‘Queen of Katwe’ Review: An Emotional Counterplay

'Queen of Katwe'

Movie Rating:

3

‘Queen of Katwe’ is a feel-good movie from feel-good Disney that makes feel-good pictures feel good. It’s not groundbreaking. It’s not even particularly surprising. However, the movie is quite well made and sweet without being overly syrupy.

This is one of those true life inspirational tales you’ve heard a thousand times before, and it makes perfect sense that Disney is the studio releasing and representing the film. These sorts of stories are fairy tales, and that’s the Disney stock in trade.

Set in the slums of Uganda, Madina Nalwanga plays Phiona, a 9-year-old child who sells corn on the streets with her mother (Lupita Nyong’o) and four other siblings. Their father has long since passed. They live in a tiny shack. It’s grim, but they are happy. One day, Phiona wanders into a local chess club run by a volunteer teacher (David Oyelowo). She’s drawn into the club because they offer free porridge, but soon becomes entranced by the game. Despite never having been to school or even knowing how to read, Phiona is quickly able to defeat all the other players and eventually her teacher. She enters into contests and inevitably wins. This causes friction at home because she gets a taste of a new life and begins to resent her circumstances, but as with all stories of this sort, there’s a happily-ever-after nearby.

Phiona Mutesi might be a real person and the film might be an accurate representation of her life, but if the story didn’t exist Disney would have to invent it. Themes of family, integrity, honor, and diamonds rising from the rough fill out the tale naturally. It’s all very moving, rousing stuff. While it’s entirely predictable, this is the type of predictability that comforts like a warm hug. It also helps that directing duties went to Mira Nair (‘Mississippi Masala’, ‘Monsoon Wedding’). She shoots the movie through explosions of color, giddy montages and grand sweeping emotions. It feels larger-than-life and grounded at the same time. The story has stakes and fractions, but love shines through every relationship and plot thread.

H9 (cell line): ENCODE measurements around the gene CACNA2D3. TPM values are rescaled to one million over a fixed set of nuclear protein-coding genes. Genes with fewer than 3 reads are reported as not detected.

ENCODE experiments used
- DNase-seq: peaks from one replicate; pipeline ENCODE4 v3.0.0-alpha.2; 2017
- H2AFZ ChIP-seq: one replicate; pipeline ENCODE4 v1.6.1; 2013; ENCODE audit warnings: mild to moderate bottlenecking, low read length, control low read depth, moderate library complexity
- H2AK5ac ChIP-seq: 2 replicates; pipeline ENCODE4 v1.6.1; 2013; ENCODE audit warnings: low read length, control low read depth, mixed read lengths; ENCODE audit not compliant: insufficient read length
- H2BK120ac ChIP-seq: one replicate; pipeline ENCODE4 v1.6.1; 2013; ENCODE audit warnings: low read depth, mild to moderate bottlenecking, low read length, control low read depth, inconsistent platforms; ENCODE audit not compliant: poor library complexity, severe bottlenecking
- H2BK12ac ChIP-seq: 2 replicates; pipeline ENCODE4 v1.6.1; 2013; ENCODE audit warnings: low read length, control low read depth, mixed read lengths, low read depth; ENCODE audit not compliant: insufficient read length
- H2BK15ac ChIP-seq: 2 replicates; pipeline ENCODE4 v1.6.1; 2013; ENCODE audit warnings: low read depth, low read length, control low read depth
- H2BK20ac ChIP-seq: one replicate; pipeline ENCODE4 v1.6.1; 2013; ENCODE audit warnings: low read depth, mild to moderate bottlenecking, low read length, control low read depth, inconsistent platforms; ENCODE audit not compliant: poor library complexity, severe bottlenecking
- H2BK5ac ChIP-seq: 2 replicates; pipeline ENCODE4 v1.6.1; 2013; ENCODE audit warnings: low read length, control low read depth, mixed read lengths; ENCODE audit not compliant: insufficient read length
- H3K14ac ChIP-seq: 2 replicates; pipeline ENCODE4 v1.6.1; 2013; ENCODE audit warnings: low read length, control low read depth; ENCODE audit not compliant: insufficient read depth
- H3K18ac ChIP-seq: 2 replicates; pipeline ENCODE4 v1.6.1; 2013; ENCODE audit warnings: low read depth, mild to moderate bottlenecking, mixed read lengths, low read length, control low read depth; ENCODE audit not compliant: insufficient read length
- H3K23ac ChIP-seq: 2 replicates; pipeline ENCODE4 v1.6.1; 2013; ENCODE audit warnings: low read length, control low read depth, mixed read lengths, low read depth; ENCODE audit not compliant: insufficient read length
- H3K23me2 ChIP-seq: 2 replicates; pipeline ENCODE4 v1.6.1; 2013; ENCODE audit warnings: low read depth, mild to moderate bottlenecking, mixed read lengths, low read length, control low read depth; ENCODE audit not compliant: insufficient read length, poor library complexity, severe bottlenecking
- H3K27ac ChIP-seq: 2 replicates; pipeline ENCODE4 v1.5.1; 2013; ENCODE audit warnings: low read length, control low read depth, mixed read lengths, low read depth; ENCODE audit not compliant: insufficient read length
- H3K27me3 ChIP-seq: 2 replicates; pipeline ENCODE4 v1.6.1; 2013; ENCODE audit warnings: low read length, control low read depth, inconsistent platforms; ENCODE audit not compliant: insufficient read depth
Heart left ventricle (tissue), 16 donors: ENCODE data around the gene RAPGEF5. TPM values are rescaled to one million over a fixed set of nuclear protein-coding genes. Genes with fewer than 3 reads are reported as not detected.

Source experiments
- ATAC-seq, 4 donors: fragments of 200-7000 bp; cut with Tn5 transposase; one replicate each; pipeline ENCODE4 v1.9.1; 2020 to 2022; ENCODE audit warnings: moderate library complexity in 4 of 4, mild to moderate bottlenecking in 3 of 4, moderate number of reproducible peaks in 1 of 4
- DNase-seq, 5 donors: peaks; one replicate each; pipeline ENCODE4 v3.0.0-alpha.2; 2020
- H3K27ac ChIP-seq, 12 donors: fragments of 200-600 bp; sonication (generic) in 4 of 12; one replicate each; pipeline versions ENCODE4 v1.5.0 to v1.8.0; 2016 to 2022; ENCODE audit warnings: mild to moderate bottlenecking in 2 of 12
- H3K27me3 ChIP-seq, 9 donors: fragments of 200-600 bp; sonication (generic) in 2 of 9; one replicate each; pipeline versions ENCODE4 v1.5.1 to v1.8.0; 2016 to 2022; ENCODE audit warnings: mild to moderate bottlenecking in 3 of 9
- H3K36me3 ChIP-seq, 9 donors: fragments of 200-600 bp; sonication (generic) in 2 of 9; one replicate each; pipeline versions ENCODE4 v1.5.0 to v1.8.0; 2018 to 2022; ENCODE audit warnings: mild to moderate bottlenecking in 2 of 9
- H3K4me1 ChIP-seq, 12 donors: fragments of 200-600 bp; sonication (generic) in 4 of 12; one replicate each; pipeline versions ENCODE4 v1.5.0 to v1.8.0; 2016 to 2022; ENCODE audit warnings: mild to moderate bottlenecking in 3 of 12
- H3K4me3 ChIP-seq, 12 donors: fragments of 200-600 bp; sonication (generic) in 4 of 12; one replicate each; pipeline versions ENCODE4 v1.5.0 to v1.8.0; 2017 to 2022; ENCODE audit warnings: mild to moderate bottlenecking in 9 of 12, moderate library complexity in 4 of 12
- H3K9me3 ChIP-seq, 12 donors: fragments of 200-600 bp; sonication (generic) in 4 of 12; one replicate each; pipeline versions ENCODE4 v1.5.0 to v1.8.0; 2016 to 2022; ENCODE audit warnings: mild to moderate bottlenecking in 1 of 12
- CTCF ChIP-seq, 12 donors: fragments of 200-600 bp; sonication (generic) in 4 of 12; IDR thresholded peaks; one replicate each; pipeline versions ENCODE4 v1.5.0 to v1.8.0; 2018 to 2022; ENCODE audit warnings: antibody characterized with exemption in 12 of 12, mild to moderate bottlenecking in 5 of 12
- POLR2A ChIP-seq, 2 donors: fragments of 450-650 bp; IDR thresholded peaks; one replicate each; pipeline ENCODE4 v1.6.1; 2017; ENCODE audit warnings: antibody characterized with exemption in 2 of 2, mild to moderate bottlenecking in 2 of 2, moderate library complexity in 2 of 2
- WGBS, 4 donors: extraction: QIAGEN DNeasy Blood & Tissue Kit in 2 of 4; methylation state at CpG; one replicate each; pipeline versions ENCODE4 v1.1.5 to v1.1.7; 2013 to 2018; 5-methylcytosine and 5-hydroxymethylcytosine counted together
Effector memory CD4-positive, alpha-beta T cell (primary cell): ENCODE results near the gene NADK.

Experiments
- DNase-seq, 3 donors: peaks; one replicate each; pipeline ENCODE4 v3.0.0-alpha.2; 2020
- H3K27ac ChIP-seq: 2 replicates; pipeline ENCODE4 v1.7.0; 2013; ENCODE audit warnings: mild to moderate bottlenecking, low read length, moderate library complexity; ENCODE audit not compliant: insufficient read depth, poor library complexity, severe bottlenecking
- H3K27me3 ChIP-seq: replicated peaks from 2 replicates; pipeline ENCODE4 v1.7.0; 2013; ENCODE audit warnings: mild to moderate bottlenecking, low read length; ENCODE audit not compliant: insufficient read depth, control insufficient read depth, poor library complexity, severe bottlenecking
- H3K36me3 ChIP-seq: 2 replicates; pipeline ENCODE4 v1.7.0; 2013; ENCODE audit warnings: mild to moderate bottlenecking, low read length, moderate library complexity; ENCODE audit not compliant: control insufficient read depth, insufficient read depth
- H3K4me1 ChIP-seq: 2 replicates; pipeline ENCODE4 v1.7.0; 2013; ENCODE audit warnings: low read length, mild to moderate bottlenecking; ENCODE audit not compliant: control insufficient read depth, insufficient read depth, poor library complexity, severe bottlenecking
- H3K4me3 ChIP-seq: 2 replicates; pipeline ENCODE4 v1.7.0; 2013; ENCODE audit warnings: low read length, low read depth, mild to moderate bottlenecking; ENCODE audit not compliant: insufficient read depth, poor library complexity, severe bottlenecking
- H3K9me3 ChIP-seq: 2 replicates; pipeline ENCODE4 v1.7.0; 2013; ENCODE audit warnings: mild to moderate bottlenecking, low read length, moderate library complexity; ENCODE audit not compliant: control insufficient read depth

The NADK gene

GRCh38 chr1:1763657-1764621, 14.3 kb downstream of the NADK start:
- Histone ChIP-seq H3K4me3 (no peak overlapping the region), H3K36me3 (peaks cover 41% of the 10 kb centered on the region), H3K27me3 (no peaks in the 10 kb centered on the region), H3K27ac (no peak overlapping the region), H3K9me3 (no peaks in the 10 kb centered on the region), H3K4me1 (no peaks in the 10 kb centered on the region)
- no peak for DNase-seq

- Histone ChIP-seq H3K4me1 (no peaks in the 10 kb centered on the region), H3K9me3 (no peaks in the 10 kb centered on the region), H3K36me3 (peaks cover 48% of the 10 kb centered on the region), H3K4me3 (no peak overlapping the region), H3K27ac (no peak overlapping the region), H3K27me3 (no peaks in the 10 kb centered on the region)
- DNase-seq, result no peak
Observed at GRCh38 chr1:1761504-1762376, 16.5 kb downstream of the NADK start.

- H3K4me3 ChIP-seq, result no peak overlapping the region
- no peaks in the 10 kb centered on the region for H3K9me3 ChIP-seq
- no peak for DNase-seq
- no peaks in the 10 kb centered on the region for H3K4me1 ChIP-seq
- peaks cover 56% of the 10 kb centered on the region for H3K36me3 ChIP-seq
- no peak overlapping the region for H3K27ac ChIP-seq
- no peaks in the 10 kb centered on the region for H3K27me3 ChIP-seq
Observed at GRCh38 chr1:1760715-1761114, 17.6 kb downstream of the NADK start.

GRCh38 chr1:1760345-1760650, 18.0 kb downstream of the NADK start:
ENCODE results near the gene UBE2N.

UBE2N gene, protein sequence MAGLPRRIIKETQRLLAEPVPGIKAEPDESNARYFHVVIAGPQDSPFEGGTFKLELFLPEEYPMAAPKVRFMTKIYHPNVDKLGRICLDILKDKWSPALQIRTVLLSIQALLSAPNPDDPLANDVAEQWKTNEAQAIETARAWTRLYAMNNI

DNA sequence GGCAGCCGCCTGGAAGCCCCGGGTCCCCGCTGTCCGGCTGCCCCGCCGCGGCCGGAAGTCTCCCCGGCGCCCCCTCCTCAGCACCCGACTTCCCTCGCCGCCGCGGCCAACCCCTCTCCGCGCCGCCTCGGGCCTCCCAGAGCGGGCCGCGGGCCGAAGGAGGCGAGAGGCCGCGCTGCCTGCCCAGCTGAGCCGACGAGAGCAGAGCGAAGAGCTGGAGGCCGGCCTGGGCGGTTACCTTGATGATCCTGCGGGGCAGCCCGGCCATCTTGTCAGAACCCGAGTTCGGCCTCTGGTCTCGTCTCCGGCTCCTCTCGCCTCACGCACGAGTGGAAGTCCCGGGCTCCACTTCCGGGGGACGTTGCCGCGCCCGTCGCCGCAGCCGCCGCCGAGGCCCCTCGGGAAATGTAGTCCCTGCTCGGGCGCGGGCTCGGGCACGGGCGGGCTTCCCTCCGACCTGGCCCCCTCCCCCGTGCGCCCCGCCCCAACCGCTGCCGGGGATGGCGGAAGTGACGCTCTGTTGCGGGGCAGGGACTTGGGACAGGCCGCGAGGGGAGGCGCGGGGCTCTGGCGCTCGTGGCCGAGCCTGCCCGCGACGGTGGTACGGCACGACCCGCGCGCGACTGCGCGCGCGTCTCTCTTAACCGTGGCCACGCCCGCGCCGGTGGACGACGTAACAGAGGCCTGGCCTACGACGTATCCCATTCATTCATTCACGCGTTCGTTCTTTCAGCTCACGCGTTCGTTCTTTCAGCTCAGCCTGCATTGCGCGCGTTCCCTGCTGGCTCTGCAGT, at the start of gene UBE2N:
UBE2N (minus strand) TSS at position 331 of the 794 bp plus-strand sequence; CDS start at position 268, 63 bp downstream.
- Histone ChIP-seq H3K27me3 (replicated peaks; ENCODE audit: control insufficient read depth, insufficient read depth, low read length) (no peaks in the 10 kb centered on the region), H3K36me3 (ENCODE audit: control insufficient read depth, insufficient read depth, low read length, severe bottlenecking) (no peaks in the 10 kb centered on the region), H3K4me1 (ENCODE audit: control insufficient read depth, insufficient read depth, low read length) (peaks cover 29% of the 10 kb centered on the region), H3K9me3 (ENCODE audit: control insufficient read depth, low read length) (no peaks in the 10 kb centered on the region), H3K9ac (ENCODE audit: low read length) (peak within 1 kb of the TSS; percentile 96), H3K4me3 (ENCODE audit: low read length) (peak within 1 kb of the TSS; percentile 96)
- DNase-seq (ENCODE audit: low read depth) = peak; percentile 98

The cast is impressive as well. Madina Nalwanga is an incredible find. As Phiona, she has depth with an inner strength impossible to deny (as well as an uncanny ability to act out silent think-y chess battles, which isn’t nearly as easy as it looks). David Olelowo is predictably strong as the required coach/father figure, providing a loving core and a tough enough exterior to feel like more than a teddy bear. However, the best performance is likely from Lupita Nyong’o, playing a stubborn and concerned mother who fears for the changes in her daughter’s life because she doesn’t know anything beyond her own meager existence. It’s a heartbreaking and unexpectedly dignified performance that elevates a role which easily could have felt like little more than a worrying plot device.

‘Queen of Katwe’ is a delightful and sweet little movie that sets its sights on a very specific brand of inspirational fairy tale and never deviates. Cynics will scoff and movie snobs will roll their eyes, and they aren’t wrong to do so. The brand of romanticism, melodrama and wish fulfillment presented here is unabashedly sentimental and conventional. The movie has no surprises for anyone who has seen this type of story before. The strengths all come out of an uncommonly strong telling. For those excited by the brand of life affirming predictability, it’s a joyous experience. That’s fine. If these types of movies need to exist (and clearly they do, for better or worse), we’d be lucky if they were all as well made and sincere as ‘Queen of Katwe’.

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